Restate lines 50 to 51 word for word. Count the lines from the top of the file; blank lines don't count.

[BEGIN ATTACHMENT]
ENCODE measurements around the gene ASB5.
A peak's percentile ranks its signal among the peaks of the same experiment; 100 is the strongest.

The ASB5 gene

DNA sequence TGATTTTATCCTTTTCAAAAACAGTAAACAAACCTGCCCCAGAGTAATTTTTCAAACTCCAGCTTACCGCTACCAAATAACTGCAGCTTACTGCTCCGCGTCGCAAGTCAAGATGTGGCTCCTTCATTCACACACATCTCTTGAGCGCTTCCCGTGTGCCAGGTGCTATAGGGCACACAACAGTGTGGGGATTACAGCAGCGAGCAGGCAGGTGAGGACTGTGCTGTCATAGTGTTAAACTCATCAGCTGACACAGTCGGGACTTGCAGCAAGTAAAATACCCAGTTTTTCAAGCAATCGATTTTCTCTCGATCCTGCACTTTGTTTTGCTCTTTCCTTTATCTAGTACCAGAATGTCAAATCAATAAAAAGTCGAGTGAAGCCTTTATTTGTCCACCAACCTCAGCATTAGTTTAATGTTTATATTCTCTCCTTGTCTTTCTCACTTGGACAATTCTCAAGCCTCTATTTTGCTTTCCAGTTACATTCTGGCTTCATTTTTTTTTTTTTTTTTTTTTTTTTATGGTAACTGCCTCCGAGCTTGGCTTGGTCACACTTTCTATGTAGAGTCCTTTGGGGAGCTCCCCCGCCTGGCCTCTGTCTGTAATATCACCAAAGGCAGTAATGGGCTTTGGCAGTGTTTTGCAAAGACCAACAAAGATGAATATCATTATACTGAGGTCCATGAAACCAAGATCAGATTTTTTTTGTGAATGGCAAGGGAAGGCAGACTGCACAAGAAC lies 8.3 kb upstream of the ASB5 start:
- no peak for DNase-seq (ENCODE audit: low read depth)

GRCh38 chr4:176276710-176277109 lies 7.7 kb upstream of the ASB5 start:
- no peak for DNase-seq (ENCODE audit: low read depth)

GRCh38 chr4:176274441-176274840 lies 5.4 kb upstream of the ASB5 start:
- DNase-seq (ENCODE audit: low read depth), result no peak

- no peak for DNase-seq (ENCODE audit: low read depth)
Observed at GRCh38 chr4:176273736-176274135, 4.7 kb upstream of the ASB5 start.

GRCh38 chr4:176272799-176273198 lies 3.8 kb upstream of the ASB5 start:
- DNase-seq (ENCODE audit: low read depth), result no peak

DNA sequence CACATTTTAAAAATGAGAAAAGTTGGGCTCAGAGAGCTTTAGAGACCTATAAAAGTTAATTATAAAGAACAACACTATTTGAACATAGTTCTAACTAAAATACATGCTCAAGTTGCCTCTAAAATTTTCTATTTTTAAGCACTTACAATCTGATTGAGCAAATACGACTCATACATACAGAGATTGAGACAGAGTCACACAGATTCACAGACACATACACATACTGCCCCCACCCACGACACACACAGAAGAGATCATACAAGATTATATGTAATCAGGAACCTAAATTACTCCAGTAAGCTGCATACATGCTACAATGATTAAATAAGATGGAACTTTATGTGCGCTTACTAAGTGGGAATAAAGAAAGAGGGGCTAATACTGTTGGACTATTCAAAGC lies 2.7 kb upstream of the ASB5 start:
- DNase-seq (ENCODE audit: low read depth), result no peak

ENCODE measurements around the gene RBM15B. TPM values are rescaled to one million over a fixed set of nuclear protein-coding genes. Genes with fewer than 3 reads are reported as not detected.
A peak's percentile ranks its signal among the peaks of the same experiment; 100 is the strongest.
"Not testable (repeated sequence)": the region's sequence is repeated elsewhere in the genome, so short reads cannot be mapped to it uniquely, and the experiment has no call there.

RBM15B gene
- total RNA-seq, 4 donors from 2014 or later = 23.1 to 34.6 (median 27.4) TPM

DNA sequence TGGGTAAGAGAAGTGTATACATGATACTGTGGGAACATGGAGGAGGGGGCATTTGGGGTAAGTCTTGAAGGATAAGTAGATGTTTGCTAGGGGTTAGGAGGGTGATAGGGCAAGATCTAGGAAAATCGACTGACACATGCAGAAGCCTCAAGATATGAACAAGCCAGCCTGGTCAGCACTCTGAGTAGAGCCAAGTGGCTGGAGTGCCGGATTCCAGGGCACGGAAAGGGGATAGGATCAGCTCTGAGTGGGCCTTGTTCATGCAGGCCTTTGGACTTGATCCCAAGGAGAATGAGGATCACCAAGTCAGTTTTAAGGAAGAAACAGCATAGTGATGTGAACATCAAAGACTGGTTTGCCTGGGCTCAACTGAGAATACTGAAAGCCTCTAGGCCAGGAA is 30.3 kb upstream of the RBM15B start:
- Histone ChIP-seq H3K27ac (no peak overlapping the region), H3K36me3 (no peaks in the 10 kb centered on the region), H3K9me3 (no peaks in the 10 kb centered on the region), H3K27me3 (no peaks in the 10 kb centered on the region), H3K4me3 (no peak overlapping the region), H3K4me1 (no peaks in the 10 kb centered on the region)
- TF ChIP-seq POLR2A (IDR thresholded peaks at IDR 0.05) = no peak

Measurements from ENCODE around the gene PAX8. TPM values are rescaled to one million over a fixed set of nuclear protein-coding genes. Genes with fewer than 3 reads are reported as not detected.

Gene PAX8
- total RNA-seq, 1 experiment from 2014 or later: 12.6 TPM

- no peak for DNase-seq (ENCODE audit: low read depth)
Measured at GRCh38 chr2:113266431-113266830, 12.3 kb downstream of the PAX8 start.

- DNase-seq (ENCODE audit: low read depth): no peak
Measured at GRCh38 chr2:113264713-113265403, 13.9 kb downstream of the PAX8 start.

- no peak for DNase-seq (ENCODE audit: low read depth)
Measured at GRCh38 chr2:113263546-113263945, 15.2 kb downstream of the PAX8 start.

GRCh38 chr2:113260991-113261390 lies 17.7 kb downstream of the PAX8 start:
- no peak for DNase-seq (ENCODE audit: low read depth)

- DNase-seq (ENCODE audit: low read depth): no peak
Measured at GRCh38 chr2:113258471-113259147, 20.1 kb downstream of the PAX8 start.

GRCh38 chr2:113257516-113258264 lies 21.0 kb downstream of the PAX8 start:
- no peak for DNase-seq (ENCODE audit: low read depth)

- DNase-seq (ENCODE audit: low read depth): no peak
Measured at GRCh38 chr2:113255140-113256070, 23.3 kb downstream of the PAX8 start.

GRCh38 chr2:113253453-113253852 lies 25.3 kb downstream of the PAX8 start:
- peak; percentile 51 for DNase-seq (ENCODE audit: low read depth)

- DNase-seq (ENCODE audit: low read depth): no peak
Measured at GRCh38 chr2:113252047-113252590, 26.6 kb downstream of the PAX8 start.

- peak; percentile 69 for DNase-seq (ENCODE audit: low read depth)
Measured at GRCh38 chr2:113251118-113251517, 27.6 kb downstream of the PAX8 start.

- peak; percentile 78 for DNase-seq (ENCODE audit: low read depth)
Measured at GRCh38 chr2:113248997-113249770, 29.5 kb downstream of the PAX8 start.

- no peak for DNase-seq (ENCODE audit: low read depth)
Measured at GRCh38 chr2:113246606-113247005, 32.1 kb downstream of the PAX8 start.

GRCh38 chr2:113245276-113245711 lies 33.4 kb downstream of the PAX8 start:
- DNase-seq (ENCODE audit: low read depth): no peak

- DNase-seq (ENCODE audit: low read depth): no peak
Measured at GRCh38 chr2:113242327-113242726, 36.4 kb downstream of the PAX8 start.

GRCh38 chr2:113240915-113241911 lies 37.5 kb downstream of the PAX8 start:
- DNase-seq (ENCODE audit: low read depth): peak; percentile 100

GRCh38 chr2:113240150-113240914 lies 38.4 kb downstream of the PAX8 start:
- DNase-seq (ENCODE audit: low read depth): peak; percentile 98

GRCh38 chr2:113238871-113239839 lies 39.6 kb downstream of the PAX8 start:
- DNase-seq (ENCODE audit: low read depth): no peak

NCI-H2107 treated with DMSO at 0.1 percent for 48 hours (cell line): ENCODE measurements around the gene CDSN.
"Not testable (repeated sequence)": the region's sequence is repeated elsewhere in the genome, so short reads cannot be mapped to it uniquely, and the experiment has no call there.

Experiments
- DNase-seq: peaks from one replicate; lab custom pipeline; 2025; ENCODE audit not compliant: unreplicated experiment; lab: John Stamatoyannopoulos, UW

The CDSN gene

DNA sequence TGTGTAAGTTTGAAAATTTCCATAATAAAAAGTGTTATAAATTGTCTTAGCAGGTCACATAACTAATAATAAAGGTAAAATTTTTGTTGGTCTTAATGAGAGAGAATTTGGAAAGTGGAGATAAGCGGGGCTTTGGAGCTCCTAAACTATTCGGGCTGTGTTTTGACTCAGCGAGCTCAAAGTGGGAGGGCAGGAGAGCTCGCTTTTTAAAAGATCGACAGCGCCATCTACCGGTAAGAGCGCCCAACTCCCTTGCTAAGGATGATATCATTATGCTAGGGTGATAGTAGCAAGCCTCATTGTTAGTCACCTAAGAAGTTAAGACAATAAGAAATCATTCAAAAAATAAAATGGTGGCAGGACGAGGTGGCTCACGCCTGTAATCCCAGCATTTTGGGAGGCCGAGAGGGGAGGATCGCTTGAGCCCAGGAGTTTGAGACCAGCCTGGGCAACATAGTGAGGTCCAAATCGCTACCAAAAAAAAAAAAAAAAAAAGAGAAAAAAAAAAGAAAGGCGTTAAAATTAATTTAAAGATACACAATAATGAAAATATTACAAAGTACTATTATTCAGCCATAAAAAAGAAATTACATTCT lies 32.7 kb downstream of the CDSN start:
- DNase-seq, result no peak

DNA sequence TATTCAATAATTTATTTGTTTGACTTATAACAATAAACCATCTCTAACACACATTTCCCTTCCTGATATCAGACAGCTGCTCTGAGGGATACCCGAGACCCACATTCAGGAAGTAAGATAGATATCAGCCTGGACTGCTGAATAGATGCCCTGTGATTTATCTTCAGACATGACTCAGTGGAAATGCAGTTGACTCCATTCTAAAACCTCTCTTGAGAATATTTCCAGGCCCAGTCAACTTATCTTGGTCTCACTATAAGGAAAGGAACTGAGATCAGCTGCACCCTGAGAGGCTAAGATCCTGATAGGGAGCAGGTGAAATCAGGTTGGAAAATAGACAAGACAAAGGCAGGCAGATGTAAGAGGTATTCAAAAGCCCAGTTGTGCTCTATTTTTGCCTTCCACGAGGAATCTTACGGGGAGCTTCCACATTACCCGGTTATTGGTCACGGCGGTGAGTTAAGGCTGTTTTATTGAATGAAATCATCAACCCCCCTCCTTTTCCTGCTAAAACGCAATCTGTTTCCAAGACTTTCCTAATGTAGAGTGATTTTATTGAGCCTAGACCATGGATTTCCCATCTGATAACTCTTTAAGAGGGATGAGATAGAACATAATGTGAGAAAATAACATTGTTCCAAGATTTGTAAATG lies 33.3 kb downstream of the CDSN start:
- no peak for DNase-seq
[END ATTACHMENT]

Measured at GRCh38 chr2:113246606-113247005, 32.1 kb downstream of the PAX8 start.

GRCh38 chr2:113245276-113245711 lies 33.4 kb downstream of the PAX8 start: